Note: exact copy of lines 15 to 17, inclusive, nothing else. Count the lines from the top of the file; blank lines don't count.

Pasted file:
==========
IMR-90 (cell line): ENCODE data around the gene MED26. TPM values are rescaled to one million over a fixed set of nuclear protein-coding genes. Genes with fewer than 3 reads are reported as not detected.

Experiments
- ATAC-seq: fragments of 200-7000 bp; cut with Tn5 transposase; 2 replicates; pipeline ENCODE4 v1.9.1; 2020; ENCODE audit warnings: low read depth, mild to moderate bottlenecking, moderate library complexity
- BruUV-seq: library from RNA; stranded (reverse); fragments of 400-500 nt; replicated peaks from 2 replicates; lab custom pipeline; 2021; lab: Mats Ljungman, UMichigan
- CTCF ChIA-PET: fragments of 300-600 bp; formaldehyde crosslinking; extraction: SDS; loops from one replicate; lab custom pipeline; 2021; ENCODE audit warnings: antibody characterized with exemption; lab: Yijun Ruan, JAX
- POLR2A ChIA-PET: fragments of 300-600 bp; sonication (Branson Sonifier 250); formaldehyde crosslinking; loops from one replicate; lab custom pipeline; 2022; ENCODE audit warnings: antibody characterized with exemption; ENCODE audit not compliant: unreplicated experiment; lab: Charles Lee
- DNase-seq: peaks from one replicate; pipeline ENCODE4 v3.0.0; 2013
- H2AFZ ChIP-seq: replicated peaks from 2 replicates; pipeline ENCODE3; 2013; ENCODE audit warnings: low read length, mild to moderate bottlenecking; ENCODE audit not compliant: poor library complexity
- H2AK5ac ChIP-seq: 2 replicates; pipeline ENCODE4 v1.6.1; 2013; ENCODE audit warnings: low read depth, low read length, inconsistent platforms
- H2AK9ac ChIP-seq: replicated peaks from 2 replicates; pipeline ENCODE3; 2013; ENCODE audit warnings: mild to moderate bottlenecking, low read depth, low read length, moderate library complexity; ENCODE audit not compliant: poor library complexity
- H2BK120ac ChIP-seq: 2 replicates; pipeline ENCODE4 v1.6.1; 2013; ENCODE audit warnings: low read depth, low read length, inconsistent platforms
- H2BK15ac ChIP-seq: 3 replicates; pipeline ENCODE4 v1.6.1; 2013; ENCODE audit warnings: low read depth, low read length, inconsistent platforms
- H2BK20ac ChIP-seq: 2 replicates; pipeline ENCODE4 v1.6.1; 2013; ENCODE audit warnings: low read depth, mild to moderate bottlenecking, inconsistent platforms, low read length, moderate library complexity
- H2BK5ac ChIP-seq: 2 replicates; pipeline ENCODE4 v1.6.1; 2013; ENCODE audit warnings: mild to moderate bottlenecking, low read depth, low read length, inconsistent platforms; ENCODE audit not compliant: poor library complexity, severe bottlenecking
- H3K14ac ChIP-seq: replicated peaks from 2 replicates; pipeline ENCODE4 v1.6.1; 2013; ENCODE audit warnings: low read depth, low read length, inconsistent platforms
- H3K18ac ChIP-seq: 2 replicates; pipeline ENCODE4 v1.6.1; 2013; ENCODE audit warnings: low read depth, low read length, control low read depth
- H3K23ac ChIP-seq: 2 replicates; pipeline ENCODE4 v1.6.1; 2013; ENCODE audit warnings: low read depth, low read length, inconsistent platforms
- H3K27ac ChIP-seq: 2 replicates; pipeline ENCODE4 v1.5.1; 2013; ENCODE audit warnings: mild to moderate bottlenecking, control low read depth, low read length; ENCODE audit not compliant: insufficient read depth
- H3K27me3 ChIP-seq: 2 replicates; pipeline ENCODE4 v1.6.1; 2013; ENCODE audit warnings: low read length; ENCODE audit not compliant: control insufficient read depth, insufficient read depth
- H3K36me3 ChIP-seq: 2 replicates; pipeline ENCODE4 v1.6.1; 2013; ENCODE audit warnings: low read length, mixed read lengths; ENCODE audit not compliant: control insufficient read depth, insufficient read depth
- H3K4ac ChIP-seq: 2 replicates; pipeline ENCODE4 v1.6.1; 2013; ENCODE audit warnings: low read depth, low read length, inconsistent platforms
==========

- H3K14ac ChIP-seq: replicated peaks from 2 replicates; pipeline ENCODE4 v1.6.1; 2013; ENCODE audit warnings: low read depth, low read length, inconsistent platforms
- H3K18ac ChIP-seq: 2 replicates; pipeline ENCODE4 v1.6.1; 2013; ENCODE audit warnings: low read depth, low read length, control low read depth
- H3K23ac ChIP-seq: 2 replicates; pipeline ENCODE4 v1.6.1; 2013; ENCODE audit warnings: low read depth, low read length, inconsistent platforms